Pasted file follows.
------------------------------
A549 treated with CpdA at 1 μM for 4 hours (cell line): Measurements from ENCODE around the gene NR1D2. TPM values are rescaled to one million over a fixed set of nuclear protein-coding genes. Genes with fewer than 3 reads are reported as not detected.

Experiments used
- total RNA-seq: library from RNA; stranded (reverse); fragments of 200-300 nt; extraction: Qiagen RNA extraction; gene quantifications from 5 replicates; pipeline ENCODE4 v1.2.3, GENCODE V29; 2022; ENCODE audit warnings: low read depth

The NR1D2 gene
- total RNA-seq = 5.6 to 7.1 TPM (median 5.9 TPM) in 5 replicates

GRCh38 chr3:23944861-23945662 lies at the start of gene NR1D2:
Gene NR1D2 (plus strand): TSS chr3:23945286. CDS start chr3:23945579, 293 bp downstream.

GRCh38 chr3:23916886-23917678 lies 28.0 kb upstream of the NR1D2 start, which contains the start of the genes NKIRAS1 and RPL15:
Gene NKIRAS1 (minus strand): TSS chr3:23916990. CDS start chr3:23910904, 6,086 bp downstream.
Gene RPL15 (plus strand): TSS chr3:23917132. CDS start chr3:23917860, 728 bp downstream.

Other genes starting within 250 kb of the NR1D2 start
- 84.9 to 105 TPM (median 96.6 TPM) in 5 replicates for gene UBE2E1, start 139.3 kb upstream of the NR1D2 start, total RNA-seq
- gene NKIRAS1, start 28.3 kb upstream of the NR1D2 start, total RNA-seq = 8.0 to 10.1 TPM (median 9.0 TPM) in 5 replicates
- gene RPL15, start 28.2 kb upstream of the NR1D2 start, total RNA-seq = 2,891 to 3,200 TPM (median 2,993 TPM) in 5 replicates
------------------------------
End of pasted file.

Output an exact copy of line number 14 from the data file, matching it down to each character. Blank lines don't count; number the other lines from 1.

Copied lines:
- gene RPL15, start 28.2 kb upstream of the NR1D2 start, total RNA-seq = 2,891 to 3,200 TPM (median 2,993 TPM) in 5 replicates